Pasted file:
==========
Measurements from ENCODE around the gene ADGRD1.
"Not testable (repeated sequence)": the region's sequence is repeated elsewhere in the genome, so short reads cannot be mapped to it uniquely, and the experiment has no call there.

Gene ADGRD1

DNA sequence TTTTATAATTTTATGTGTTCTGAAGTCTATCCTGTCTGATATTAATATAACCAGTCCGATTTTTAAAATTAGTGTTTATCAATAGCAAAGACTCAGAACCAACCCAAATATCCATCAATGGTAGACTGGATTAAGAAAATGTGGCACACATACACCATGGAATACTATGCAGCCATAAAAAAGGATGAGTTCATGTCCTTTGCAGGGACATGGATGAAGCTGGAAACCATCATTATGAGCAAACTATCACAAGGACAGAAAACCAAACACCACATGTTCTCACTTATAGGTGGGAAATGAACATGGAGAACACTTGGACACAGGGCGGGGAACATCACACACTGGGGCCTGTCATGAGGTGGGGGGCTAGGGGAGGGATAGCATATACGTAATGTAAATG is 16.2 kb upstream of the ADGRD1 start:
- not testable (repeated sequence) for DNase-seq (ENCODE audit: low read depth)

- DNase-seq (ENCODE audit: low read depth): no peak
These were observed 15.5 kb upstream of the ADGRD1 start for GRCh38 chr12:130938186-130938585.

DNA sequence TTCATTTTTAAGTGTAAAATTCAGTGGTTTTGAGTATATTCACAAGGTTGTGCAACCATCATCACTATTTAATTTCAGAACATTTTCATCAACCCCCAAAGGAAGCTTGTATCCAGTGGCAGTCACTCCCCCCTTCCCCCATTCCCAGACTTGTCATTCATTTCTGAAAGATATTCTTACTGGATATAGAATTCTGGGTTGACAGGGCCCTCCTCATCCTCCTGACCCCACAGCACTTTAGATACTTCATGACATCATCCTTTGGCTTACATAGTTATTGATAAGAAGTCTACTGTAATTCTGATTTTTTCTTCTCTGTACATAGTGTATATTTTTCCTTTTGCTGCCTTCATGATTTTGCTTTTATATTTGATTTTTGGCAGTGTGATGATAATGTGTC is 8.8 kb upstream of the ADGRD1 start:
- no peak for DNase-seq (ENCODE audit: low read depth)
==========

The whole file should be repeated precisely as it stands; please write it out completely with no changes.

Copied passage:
Measurements from ENCODE around the gene ADGRD1.
"Not testable (repeated sequence)": the region's sequence is repeated elsewhere in the genome, so short reads cannot be mapped to it uniquely, and the experiment has no call there.

Gene ADGRD1

DNA sequence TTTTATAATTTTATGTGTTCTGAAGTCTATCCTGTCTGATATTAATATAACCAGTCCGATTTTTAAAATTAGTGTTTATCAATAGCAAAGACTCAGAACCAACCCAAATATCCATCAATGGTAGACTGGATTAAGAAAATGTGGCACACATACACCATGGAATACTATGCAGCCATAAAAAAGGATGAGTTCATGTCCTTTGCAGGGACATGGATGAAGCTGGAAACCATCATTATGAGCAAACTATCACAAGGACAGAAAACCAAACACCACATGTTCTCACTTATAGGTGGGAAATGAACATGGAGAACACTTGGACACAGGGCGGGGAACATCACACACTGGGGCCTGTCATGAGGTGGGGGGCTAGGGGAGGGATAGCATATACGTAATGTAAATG is 16.2 kb upstream of the ADGRD1 start:
- not testable (repeated sequence) for DNase-seq (ENCODE audit: low read depth)

- DNase-seq (ENCODE audit: low read depth): no peak
These were observed 15.5 kb upstream of the ADGRD1 start for GRCh38 chr12:130938186-130938585.

DNA sequence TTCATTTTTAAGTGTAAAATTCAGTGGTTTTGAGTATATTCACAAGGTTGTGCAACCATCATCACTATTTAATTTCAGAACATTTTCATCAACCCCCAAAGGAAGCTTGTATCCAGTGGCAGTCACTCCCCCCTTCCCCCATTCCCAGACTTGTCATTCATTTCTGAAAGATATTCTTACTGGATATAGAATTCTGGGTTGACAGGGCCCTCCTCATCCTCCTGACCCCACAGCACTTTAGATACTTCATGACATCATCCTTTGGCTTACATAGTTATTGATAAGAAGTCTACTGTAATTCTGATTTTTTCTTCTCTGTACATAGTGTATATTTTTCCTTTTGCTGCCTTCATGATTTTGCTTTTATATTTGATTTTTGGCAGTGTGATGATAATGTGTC is 8.8 kb upstream of the ADGRD1 start:
- no peak for DNase-seq (ENCODE audit: low read depth)